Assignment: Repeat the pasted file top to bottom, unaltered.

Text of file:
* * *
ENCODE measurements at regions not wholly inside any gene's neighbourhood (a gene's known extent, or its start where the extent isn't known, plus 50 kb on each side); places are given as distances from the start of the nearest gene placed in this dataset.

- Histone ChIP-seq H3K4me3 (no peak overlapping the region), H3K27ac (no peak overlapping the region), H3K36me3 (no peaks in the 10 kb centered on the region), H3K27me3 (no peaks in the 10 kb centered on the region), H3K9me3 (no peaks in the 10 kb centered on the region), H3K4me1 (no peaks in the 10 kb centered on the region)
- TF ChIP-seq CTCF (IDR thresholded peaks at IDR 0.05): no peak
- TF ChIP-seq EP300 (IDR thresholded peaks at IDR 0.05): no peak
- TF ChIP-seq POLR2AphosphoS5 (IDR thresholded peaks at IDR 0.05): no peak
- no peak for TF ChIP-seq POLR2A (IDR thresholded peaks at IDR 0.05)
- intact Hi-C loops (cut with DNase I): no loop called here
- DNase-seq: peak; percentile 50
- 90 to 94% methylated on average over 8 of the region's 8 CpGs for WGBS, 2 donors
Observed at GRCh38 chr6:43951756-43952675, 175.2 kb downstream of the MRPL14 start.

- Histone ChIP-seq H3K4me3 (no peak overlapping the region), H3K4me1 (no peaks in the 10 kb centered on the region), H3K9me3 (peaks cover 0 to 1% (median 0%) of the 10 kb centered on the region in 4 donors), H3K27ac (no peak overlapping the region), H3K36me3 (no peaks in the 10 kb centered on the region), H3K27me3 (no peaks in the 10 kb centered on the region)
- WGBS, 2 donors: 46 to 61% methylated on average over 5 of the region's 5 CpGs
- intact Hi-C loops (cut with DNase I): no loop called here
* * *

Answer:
ENCODE measurements at regions not wholly inside any gene's neighbourhood (a gene's known extent, or its start where the extent isn't known, plus 50 kb on each side); places are given as distances from the start of the nearest gene placed in this dataset.

- Histone ChIP-seq H3K4me3 (no peak overlapping the region), H3K27ac (no peak overlapping the region), H3K36me3 (no peaks in the 10 kb centered on the region), H3K27me3 (no peaks in the 10 kb centered on the region), H3K9me3 (no peaks in the 10 kb centered on the region), H3K4me1 (no peaks in the 10 kb centered on the region)
- TF ChIP-seq CTCF (IDR thresholded peaks at IDR 0.05): no peak
- TF ChIP-seq EP300 (IDR thresholded peaks at IDR 0.05): no peak
- TF ChIP-seq POLR2AphosphoS5 (IDR thresholded peaks at IDR 0.05): no peak
- no peak for TF ChIP-seq POLR2A (IDR thresholded peaks at IDR 0.05)
- intact Hi-C loops (cut with DNase I): no loop called here
- DNase-seq: peak; percentile 50
- 90 to 94% methylated on average over 8 of the region's 8 CpGs for WGBS, 2 donors
Observed at GRCh38 chr6:43951756-43952675, 175.2 kb downstream of the MRPL14 start.

- Histone ChIP-seq H3K4me3 (no peak overlapping the region), H3K4me1 (no peaks in the 10 kb centered on the region), H3K9me3 (peaks cover 0 to 1% (median 0%) of the 10 kb centered on the region in 4 donors), H3K27ac (no peak overlapping the region), H3K36me3 (no peaks in the 10 kb centered on the region), H3K27me3 (no peaks in the 10 kb centered on the region)
- WGBS, 2 donors: 46 to 61% methylated on average over 5 of the region's 5 CpGs
- intact Hi-C loops (cut with DNase I): no loop called here